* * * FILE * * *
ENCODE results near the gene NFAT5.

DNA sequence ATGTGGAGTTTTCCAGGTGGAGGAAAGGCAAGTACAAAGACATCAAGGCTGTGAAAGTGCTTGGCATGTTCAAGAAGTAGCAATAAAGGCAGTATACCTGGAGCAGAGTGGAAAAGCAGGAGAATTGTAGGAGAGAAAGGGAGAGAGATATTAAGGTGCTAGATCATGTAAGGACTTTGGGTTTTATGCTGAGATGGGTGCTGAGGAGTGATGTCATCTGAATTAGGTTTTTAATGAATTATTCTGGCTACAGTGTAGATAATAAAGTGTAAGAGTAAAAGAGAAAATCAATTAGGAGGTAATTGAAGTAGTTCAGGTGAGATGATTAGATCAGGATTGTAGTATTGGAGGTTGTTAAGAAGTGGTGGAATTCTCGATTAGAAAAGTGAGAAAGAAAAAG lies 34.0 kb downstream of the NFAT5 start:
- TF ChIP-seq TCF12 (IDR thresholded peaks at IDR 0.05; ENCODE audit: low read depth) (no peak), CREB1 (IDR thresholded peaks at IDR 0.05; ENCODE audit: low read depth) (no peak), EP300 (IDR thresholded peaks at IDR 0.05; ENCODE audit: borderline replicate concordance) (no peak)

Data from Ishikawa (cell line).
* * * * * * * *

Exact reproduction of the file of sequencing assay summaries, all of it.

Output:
ENCODE results near the gene NFAT5.

DNA sequence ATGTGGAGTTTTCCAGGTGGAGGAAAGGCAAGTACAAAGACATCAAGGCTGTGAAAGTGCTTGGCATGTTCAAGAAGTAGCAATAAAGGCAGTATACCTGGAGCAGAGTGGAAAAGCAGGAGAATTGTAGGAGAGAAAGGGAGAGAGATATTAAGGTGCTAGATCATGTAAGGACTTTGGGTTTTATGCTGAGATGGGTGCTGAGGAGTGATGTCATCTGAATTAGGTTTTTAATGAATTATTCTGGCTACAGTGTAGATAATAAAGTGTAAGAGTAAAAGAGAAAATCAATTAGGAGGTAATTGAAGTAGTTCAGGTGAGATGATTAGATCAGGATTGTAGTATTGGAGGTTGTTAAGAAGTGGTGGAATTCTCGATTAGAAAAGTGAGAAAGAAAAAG lies 34.0 kb downstream of the NFAT5 start:
- TF ChIP-seq TCF12 (IDR thresholded peaks at IDR 0.05; ENCODE audit: low read depth) (no peak), CREB1 (IDR thresholded peaks at IDR 0.05; ENCODE audit: low read depth) (no peak), EP300 (IDR thresholded peaks at IDR 0.05; ENCODE audit: borderline replicate concordance) (no peak)

Data from Ishikawa (cell line).